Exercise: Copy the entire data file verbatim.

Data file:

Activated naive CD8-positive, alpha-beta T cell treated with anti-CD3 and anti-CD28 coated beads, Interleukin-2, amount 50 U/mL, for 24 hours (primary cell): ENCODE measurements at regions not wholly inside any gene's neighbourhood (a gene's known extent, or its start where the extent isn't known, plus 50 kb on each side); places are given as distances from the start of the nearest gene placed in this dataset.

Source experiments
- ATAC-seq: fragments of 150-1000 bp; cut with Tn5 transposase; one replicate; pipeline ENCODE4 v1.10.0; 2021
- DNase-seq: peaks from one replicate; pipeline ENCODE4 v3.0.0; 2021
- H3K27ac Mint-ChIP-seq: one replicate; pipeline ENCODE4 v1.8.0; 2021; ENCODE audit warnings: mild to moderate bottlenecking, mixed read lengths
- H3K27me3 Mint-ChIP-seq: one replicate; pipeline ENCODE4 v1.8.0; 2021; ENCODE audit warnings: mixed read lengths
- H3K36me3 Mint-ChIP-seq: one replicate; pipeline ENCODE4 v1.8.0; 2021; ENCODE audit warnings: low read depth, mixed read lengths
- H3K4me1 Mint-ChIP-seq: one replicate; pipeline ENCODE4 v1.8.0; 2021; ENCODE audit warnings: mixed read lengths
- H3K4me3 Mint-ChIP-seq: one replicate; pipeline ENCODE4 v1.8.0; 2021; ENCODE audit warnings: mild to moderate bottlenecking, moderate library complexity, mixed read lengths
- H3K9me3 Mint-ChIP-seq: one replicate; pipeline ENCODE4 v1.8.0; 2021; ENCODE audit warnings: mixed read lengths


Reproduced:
Activated naive CD8-positive, alpha-beta T cell treated with anti-CD3 and anti-CD28 coated beads, Interleukin-2, amount 50 U/mL, for 24 hours (primary cell): ENCODE measurements at regions not wholly inside any gene's neighbourhood (a gene's known extent, or its start where the extent isn't known, plus 50 kb on each side); places are given as distances from the start of the nearest gene placed in this dataset.

Source experiments
- ATAC-seq: fragments of 150-1000 bp; cut with Tn5 transposase; one replicate; pipeline ENCODE4 v1.10.0; 2021
- DNase-seq: peaks from one replicate; pipeline ENCODE4 v3.0.0; 2021
- H3K27ac Mint-ChIP-seq: one replicate; pipeline ENCODE4 v1.8.0; 2021; ENCODE audit warnings: mild to moderate bottlenecking, mixed read lengths
- H3K27me3 Mint-ChIP-seq: one replicate; pipeline ENCODE4 v1.8.0; 2021; ENCODE audit warnings: mixed read lengths
- H3K36me3 Mint-ChIP-seq: one replicate; pipeline ENCODE4 v1.8.0; 2021; ENCODE audit warnings: low read depth, mixed read lengths
- H3K4me1 Mint-ChIP-seq: one replicate; pipeline ENCODE4 v1.8.0; 2021; ENCODE audit warnings: mixed read lengths
- H3K4me3 Mint-ChIP-seq: one replicate; pipeline ENCODE4 v1.8.0; 2021; ENCODE audit warnings: mild to moderate bottlenecking, moderate library complexity, mixed read lengths
- H3K9me3 Mint-ChIP-seq: one replicate; pipeline ENCODE4 v1.8.0; 2021; ENCODE audit warnings: mixed read lengths